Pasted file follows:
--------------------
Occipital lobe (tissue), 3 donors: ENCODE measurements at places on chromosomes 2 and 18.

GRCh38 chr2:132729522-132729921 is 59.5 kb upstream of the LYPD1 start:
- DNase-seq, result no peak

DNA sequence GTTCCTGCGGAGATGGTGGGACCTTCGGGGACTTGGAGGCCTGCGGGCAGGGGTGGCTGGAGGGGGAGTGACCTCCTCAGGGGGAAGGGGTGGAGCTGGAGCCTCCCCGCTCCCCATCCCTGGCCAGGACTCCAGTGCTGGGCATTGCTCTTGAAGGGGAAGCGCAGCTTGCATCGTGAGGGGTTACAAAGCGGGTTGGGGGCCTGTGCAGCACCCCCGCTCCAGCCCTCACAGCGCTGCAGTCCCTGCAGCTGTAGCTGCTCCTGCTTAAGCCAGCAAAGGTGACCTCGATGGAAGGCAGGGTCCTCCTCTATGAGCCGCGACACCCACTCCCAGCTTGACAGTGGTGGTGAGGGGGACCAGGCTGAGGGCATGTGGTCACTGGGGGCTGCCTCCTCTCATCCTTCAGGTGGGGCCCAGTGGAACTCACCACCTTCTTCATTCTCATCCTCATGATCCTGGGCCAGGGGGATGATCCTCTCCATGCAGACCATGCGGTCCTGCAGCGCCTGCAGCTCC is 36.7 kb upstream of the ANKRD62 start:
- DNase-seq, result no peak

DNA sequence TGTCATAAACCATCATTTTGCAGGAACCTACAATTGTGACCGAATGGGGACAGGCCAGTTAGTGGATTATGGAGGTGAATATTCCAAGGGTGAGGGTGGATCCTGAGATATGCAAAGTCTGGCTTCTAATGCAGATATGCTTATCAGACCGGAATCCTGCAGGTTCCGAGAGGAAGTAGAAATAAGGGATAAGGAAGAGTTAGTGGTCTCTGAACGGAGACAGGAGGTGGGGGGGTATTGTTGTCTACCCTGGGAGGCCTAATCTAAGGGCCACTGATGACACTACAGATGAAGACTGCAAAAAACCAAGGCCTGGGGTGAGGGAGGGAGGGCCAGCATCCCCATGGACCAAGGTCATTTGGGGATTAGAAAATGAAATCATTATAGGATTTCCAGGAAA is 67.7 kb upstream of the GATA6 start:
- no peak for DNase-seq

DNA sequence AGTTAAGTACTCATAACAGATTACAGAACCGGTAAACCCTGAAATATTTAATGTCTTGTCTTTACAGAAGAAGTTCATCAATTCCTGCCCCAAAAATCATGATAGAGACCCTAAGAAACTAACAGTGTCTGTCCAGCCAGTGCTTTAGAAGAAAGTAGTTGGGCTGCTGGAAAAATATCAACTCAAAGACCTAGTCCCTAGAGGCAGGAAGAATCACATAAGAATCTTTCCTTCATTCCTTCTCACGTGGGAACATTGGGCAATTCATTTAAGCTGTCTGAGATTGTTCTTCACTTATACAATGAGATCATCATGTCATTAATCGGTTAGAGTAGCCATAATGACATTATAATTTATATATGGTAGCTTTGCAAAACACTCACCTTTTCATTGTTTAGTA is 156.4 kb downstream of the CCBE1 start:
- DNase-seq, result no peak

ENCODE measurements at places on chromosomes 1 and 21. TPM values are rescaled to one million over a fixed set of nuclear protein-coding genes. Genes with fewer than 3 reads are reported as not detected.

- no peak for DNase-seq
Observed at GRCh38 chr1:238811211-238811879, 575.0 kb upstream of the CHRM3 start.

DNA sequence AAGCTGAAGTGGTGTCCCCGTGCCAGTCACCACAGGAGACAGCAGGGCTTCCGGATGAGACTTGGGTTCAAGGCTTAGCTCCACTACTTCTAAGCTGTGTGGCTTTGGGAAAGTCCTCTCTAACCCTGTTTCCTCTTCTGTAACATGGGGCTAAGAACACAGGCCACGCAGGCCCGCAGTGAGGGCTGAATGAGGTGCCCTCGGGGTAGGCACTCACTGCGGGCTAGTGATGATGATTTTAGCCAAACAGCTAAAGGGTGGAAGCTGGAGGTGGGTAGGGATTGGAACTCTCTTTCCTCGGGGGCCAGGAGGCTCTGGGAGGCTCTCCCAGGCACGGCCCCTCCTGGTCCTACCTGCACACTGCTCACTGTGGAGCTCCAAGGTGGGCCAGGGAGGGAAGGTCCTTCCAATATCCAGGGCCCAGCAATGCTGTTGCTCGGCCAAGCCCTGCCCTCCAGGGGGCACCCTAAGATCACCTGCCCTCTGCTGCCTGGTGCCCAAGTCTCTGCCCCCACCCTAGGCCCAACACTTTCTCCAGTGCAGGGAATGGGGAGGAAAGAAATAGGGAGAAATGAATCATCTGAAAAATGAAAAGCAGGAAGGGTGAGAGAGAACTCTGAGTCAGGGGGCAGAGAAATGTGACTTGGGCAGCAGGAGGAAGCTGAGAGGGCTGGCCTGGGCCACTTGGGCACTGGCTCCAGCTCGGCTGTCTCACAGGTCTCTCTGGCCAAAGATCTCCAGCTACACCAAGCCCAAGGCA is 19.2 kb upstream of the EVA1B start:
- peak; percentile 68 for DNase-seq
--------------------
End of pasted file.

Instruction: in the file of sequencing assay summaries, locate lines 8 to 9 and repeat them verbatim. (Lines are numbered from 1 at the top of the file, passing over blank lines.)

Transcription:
DNA sequence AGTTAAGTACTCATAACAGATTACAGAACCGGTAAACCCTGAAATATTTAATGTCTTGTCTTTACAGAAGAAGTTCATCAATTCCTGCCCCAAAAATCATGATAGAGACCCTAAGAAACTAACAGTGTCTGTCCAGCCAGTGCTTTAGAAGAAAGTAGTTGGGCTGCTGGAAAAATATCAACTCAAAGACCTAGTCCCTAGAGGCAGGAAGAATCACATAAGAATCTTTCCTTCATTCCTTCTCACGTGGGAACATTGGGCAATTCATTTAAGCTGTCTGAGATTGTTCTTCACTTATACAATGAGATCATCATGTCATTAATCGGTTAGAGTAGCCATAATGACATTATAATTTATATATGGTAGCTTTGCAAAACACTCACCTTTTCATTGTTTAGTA is 156.4 kb downstream of the CCBE1 start:
- DNase-seq, result no peak